Adopt laws on the protection of human rights defenders and their activities
following the example of Côte d'Ivoire, Burkina Faso, Mali and Niger;
Publicize the law on human rights defenders among administrative, judicial and security authorities in order to remove all forms of restrictions on the work of human rights defenders;
Ensure that the draft laws on the protection of human rights defenders are in line with international legal standards in order to create a legal environment favorable to their work;
Refrain from adopting repressive laws that restrict the civic space and legitimate activities of human rights defenders to promote and defend human rights;
Adopt special laws to address the protection of human rights defenders during health and security crises or other continental or global crises;
Ensure that mechanisms established for the protection of human rights defenders are inclusive and include representatives of civil society in their composition;
Raise awareness and build the capacity of different actors, including defenders, on the laws and regulations governing the promotion and protection of human rights;
Take all appropriate measures to ensure that defenders carry out their activities in conditions of security, free of any threats to their physical and moral integrity;
Pay particular attention to the situation of women human rights defenders, which remains a constant concern for the Special Rapporteur mechanism;
Establish adequate mechanisms for the reparation of damages suffered by human rights defenders in the course of their work;
Refrain from deregistering NGOs and civil society organizations that work to promote and protect human rights and strengthen civic and democratic space by promoting freedom of expression, association, and peaceful assembly for all human rights defenders;
Ensure that measures taken by States to combat terrorism are consistent with the African Commission's Declaration of Principles on Freedom of Expression in Africa and the Principles and Guidelines on Human and Peoples' Rights while Countering Terrorism in Africa;
Engage in dialogue and consultation with human rights defenders and publicly recognize and support their work through communication and information campaigns;
Encourage and promote the organization of defenders’ work in associative networks at the national, sub-regional and continental levels;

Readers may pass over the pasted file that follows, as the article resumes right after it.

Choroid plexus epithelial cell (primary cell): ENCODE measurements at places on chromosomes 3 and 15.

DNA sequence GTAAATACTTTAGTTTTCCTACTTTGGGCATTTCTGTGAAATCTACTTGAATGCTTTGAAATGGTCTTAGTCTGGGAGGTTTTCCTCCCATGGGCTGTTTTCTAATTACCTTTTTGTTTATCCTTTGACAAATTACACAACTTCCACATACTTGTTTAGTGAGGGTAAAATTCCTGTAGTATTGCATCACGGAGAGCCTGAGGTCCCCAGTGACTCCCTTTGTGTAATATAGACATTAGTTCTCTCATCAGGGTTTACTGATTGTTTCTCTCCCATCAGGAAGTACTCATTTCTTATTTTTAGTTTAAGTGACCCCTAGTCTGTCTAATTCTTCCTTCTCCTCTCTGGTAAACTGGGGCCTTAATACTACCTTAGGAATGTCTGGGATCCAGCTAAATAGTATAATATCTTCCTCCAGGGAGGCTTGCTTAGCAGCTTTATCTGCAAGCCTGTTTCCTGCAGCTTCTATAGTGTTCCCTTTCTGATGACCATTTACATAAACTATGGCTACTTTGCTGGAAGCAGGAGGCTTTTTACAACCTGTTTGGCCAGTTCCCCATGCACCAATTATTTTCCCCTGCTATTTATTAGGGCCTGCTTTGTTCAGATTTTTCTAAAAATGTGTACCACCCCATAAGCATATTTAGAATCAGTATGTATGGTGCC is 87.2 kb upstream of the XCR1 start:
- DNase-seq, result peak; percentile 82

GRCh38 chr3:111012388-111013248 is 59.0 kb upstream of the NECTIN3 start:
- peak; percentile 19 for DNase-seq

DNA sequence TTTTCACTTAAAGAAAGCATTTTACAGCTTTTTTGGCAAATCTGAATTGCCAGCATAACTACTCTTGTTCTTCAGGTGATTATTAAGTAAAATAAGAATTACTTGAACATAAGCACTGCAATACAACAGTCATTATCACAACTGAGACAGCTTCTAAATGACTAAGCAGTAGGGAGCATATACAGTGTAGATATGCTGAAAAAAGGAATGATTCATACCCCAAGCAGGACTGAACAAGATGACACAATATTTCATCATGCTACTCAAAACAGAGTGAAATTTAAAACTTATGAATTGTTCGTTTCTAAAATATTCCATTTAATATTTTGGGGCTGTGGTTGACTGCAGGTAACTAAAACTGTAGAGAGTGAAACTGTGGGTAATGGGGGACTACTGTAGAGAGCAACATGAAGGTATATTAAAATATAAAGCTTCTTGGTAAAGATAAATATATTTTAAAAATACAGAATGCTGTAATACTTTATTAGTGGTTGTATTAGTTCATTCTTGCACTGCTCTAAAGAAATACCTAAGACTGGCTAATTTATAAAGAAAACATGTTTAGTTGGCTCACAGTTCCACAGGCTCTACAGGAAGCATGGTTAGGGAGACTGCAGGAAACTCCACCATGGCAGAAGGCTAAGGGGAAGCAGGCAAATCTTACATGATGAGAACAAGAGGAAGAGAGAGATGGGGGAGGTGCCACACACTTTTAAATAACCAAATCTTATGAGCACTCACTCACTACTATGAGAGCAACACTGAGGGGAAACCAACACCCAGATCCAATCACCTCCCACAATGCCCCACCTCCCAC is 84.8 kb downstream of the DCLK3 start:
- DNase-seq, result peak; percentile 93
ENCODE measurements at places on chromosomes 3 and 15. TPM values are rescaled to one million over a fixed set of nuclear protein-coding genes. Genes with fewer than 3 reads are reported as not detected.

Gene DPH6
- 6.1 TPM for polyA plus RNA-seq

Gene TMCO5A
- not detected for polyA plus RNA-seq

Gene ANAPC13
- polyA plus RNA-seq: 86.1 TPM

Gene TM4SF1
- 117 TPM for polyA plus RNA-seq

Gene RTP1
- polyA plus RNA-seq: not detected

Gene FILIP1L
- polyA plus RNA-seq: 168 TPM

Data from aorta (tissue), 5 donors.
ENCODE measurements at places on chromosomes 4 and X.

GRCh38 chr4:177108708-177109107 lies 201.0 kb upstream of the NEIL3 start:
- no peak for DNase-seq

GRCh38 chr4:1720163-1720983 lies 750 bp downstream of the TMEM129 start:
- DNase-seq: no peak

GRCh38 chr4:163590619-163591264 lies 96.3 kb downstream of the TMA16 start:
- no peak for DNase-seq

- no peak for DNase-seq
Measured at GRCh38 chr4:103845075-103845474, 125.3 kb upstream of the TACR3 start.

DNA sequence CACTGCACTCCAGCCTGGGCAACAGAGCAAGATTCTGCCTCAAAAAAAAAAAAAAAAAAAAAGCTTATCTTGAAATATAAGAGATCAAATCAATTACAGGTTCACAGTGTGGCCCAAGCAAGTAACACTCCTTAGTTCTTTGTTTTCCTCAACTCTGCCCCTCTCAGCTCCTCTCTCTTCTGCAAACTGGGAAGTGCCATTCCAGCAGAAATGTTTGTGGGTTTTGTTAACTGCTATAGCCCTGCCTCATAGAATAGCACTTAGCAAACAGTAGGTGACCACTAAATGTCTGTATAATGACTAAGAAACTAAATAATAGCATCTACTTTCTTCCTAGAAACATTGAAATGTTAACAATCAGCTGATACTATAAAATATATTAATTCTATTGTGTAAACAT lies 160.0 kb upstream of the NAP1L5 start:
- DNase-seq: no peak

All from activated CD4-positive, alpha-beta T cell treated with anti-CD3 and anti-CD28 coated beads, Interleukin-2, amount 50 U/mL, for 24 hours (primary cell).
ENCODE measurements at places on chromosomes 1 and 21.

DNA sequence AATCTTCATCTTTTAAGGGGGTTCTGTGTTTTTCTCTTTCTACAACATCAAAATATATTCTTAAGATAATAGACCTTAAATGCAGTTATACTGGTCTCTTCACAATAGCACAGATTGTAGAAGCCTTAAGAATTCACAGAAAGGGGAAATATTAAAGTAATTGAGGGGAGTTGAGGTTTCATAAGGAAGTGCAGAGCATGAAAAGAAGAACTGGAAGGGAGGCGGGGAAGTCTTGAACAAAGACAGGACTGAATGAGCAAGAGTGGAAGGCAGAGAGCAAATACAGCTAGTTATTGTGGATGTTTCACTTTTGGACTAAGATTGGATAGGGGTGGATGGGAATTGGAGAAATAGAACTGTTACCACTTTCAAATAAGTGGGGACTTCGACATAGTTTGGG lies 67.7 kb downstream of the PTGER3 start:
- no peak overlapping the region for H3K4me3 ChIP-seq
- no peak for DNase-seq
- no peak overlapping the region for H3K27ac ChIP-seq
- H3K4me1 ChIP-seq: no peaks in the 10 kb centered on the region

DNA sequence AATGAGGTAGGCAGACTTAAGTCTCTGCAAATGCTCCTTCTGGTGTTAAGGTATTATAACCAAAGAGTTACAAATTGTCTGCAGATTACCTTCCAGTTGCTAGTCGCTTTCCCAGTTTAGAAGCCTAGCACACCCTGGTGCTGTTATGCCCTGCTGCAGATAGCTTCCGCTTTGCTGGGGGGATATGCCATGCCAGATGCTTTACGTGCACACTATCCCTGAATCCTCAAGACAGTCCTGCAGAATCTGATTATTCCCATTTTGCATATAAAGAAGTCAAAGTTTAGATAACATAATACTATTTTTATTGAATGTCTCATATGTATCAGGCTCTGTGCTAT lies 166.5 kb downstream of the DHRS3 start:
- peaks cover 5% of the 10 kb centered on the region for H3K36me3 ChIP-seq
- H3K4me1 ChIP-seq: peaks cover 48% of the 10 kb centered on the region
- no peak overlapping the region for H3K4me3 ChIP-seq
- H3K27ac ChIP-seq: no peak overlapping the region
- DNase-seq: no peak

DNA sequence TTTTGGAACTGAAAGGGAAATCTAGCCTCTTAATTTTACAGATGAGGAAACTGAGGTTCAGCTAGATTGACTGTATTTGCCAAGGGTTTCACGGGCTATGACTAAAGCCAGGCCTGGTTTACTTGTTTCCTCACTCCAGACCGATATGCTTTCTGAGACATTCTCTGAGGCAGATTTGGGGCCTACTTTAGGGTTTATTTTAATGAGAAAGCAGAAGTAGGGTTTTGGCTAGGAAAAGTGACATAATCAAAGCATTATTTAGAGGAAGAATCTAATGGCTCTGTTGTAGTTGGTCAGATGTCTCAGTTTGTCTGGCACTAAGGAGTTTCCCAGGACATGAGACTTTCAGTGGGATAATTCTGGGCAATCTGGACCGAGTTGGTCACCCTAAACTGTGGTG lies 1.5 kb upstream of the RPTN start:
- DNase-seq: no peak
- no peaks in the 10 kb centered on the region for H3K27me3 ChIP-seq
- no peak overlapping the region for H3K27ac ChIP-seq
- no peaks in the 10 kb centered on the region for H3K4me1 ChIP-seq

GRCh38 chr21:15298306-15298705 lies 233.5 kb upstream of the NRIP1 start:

Be more proactive in the responses brought to their attention regarding allegations of violations of defenders' rights by my mechanism and other mechanisms of the Commission.
To the African Union and other regional and sub-regional bodies:
Recognize the essential role of human rights defenders in the effective implementation of democratic principles, the rule of law, good governance and sustainable development in Africa;
Encourage Member States and the organs of the African Union to conduct awareness campaigns on the fundamental role played by human rights defenders;
Protect the civic space of civil society in general and human rights defenders in particular
Create a space for dialogue between States, human rights defenders and other key actors on challenges, good practices and progress in the protection of human rights defenders;
Encourage and support full collaboration between national, regional and international human rights mechanisms.
To national human rights institutions:
Fully exercise their promotion and protection mandates to hold States accountable for violations against human rights defenders and intervene in support of defenders who are victims of human rights violations;
Establish internal mechanisms on the protection of human rights defenders within the institution and ensure that they are adequately resourced and actively engage with all human rights defenders;
Perpetuate initiatives related to the regular holding of the NHRI Forum as a prelude to the Sessions of the Commission.
To civil society organisations: